the expats

We left Luxembourg almost exactly two years ago, a predawn drive to the airport, then onto Geneva and a week in the Alps. One evening, I noticed that Alex seemed to be in a serious conversation with another boy—in French—dragging their sleds up the hill. I later asked Alex if he understood the boy. "No," he told me, unfazed. "But sometimes, Daddy, when people ask me things in French that I don't understand, I just nod and say 'oui.'" He had learned how to be an expat, just as we were leaving.

But before we moved, I'd started going to cafes downtownmostly Coffee Lounge, on rue de la Poste—with my computer, after school drop-off. I opened a new word-processing document, and typed THE EXPATS on page 1. I kept typing until I'd finished a novel.

THE EXPATS is, by many people's accounts, an exciting read—it's an espionage thriller. My literary agent found not only an American publisher for it, Crown, but also Faber and Faber in the U.K., and another dozen international publishers (most of Western Europe, plus a few countries elsewhere) as well as a film option. But THE EXPATS is also a book about what it's really like to be an expat, and a parent, and married.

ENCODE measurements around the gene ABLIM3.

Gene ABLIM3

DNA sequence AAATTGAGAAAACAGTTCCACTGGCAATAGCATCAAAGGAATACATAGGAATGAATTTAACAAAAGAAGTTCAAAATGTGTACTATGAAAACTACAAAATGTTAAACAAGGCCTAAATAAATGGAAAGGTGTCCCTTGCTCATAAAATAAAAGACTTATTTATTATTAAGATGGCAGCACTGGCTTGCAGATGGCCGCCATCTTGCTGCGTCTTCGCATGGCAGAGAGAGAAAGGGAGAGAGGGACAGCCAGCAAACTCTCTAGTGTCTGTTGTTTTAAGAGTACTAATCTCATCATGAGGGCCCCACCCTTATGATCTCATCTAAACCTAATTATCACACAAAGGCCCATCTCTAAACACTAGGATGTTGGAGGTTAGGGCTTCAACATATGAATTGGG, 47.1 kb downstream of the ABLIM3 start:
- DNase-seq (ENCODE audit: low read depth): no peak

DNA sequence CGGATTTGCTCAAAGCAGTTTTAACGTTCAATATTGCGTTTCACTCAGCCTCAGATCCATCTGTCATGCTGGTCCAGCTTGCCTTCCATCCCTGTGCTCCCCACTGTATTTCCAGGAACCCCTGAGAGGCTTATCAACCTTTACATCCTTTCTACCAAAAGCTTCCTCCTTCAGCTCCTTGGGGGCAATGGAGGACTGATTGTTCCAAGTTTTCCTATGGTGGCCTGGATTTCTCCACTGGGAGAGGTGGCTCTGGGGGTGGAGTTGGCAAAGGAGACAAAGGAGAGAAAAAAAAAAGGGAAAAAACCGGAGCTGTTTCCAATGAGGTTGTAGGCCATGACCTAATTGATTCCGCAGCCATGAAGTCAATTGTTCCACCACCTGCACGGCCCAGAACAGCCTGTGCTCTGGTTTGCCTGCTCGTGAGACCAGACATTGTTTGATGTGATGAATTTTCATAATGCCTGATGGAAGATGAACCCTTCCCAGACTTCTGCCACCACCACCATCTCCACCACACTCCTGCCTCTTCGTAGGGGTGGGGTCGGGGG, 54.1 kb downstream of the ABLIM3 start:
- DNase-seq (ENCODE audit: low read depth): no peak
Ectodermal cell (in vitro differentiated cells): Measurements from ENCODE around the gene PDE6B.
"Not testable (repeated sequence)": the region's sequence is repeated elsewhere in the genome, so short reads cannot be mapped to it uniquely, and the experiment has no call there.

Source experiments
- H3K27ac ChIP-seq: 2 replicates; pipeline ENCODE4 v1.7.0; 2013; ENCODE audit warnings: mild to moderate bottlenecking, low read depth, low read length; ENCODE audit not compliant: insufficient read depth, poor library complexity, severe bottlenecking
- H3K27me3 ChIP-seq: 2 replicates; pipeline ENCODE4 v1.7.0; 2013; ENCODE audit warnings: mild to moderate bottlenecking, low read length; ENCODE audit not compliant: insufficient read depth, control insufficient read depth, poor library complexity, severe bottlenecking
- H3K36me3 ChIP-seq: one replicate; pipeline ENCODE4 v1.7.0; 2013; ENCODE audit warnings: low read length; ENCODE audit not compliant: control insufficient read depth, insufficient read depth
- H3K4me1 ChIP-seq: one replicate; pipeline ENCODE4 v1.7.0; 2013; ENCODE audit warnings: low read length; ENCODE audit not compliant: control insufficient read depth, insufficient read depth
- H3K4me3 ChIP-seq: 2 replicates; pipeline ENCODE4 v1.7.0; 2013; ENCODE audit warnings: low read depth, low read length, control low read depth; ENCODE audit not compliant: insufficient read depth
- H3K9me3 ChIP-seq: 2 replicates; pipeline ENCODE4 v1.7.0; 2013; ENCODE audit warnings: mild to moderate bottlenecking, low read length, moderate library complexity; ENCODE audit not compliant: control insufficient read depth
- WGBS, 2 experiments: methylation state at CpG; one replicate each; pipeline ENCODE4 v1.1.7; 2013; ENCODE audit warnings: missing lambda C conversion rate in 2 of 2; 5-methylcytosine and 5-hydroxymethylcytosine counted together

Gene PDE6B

So I'm no longer Cooking in Luxembourg; I'm now http://www.chrispavone.com/. As a way of leaving this blogspot, I want to include a short passage from near the end of the book—edited slightly to remove some spoiler sentences (it is, after all, a thriller)—about leaving, something I've done a lot of in the past few years, always more bitter than sweet . . .

* * *

Luxembourg seemed empty in mid-August. Or empty of expats. Kate’s friends were all on family holidays—the Americans in America, the Europeans in rented seaside cottages in Sweden, or whitewashed villas in the mountains of Spain, or pastels with pools in UmbrKate walked around the old town, the familiar faces of the shopkeepers, the vendors in the Place Guillaume market, the waitresses on their cigarette breaks, the palace guards. All these people whose names she didn’t know, who were part of the texture of her life. She felt like she should say farewell to each and every one of them.
She wished her friends were here, now. She felt the urge to sit in a café with Claire and Cristina and Sophia, have a final round of coffee, a final round of hugs. But it was probably better this way. She hated goodbyes.
Kate returned to the apartment, a ham sandwich in a wax-paper bag, and resumed the task of sorting through the boys’ toys, picking out the discards, the donations, the keepers. They were with Dexter at the pirate-ship playground, for the last time.
It would be easier, Kate knew, the second time around. The hard parts would be less hard, the fun parts more fun. Like with the second kid, Ben: it would be less intimidating, less difficult, less bewildering, with the benefit of the prior experience.
Kate looked out the window at the expansive view, the broad swath of Europe in her sight line, this brief home of hers। Tears welled in her eyes। She felt a heavy weight of despair at the end of this. At the inexorable march of her life forward, toward its inevitable end.